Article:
Well, the answer is obvious.  The existing healthcare delivery system is not equipped to integrate and support such transformation.

With patients being forced to make more contemplative choices in how they engage the healthcare delivery system, we’ll have to start making changes in our medical practices where our routines aren’t tailored around our own practice conveniences, but more towards supporting a connected, coordinated and ‘always on’ patient experience.

While those of us working in healthcare will have mixed feelings about how close (or far) digital transformation is for healthcare, there is no doubt that Dr. Topol has written a very forward thinking book that will undoubtedly help shape the path forward.

If you are interested in the wireless future of medicine, the Creative Destruction of Medicine will be a good read.

 

 

 

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Maintaining Patient Information Improves Medical Practice Billing

Lea Chatham November 14th, 2012

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3 Easy Ways to Keep Patient Information Up to Date

3 Easy Ways

Out-of-date patient information can affect several steps in your medical practice billing process. It can mean rejected claims and unpaid patient due balances as well as increased no shows. Don’t let this become a problem for your practice. Using one or more of the three simple tools below, you can help ensure that appointment reminders reach patients, patient eligibility can be verified, claim gets processed quickly, and you get paid.

  1. Easiest: Always confirm contact information when you make an appointment. Even if you only check phone and email, you’ll ensure that you can do a reminder prior to the appointment and reach the patient for follow up.
  2. Easier: When patients check in, don’t just ask if everything is the same. Read through the contact and insurance information or better yet, print it out and ask the patient to review it. You’d be surprised how often the numbers in an address get inverted or a person’s street is spelled wrong.
  3. Easy: If you have the resources, you can send the patient their information ahead of the visit as part of their reminder. Ask them to review and bring in any changes when they check in.

Every time a patient doesn’t show up or a claim is rejected, it costs your practice time and money. Verifying patient information can help reduce both of these problems by enabling you to ensure that reminders reach patients and you can verify coverage, collect co-pays, submit cleaner claims, and send accurate patient statements. The Medical Group Management Association (MGMA) estimates the average no-show rate at about 7%, but studies suggest that with reminders, you can cut that in half or better. That is a big improvement in revenue with very little effort.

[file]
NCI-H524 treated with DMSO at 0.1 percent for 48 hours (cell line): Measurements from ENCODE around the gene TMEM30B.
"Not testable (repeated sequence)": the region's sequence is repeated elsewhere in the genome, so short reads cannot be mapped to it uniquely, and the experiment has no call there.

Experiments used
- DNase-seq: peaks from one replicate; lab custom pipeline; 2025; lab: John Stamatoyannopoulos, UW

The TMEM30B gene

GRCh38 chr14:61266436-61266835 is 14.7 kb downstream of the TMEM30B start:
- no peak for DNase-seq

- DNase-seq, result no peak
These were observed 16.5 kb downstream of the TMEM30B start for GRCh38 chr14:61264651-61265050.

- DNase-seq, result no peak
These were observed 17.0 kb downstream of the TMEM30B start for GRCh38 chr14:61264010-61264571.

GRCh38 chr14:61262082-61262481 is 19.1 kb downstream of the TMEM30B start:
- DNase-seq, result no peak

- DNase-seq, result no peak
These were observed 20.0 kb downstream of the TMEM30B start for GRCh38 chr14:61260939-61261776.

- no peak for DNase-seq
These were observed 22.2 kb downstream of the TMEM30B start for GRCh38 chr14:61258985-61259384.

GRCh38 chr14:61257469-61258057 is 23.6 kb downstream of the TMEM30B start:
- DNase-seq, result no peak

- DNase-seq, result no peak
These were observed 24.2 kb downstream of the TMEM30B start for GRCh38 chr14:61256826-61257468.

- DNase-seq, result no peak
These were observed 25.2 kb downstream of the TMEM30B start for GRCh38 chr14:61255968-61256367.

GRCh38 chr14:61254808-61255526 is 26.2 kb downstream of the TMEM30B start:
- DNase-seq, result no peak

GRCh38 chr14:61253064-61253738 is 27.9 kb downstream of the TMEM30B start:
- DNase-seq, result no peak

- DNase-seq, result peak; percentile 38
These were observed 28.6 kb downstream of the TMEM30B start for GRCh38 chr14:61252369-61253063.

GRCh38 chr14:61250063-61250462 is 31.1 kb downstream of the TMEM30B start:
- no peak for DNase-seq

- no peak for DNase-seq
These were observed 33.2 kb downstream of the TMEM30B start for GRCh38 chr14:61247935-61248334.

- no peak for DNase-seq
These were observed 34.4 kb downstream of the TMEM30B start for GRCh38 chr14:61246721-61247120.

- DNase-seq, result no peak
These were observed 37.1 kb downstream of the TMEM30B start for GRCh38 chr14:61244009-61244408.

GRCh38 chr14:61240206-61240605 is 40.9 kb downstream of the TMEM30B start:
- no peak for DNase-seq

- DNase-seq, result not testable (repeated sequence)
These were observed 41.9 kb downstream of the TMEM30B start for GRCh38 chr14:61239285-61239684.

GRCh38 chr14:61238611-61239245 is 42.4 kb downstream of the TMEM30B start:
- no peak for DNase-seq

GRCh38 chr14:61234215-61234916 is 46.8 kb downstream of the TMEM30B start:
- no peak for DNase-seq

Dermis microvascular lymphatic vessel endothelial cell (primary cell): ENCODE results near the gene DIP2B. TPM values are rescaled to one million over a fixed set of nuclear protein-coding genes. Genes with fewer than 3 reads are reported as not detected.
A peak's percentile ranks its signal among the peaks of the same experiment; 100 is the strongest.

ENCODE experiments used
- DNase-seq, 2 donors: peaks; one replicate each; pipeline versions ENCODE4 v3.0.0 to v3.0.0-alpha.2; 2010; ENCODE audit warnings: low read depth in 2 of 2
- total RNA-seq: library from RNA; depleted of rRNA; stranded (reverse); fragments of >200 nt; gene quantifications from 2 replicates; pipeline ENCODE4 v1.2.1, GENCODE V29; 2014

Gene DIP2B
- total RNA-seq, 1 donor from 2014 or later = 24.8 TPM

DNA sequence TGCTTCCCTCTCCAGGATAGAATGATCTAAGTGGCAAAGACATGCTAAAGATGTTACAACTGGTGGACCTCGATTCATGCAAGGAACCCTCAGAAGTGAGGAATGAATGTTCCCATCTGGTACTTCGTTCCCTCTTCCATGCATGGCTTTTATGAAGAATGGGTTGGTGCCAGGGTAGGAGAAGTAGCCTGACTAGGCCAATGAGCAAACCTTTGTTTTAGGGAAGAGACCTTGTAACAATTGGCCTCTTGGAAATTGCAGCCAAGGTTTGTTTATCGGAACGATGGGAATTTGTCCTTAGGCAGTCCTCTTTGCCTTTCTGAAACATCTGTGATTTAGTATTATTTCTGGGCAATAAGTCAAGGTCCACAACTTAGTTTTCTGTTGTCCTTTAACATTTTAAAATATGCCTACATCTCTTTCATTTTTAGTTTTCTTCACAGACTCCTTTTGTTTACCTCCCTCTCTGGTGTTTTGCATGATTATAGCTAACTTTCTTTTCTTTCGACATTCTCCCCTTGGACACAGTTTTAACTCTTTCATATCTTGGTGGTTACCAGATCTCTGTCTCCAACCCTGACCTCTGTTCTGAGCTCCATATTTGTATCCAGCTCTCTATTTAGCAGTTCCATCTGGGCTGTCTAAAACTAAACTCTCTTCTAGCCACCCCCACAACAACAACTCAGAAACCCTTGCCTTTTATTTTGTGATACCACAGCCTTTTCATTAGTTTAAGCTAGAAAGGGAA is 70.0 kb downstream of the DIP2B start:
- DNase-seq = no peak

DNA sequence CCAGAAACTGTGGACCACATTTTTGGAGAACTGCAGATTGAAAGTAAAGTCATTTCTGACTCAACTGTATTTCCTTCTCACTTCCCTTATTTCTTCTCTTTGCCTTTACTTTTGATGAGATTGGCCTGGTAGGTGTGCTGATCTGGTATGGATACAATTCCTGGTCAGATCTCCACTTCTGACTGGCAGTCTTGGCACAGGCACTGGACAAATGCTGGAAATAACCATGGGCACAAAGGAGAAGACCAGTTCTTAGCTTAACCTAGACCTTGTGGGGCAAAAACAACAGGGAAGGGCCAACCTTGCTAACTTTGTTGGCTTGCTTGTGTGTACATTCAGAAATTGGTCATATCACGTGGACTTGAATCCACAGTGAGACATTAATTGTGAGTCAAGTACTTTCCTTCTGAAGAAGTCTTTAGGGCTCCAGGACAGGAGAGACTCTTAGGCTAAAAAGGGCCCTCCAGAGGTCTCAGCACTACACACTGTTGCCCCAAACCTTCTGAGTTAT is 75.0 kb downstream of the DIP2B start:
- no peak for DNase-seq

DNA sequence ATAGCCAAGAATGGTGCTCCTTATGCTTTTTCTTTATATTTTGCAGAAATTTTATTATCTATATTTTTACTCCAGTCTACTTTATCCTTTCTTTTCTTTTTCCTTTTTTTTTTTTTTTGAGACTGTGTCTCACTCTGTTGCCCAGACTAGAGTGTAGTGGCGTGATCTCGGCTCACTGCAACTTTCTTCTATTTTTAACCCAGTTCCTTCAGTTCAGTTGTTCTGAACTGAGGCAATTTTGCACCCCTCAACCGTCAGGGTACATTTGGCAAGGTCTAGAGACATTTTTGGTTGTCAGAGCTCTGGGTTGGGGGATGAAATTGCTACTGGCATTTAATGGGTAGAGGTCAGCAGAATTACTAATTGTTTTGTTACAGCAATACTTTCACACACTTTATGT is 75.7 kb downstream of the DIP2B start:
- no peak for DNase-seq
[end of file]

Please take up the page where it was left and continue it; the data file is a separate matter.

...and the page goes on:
This is the second in an ongoing series of blog posts aimed at helping you manage the day-to-day realities of running a medical practice. Check out our first post on minimizing the cost of cancellations, and be sure to watch Kareo’s Getting Paid blog for more in our “3 Easy Ways…” series.

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CMS Urges Physicians to Move Forward with ICD-10, Part 2

Lea Chatham November 12th, 2012

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ICD-10 and Coverage Determinations

By Lisa A. Eramo

One of the big questions in physicians’ minds is: How will ICD-10-CM potentially affect coverage?

During the CMS ICD-10 National Provider Call held October 25, Janet Anderson Brock, director of the division of operations and information management for the coverage and analysis group at CMS, reiterated that Medicare coverage should remain unchanged after the transition.

“In order to preserve the coverage that we have on Sept. 30, 2014 and have the exact same coverage on October 1, 2014, we’ve gone through a pretty integrative
process,” Brock said, referring to CMS’ process of converting many of its national coverage determinations (NCD) from ICD-9-CM to ICD-10-CM/PCS.

CMS publishes NCDs that are applied nationally. Thus, the agency, itself, is responsible for converting codes from ICD-9-CM to ICD-10-CM/PCS in selected NCD publications.

CMS is currently in the process of determining which of its approximately 330 NCDs it will translate. Brock said CMS will translate approximately 40% of its NCDs. Some NCDs—particularly those related to non-coverage—may be obsolete and not require translation. Others may relate to durable medical equipment (DME) that either aren’t suitable for translation or that DME contractors will manage directly.

Local coverage determinations (LCD) are a different story. Individual Medicare Administrative Contractors (MAC) issue LCDs that are limited in scope and that cover a specific jurisdiction, Brock explained. “Each individual MAC will be responsible for doing its own translations [converting codes from ICD-9-CM to ICD-10-CM/PCS], and that’s because there is local variation,” she said.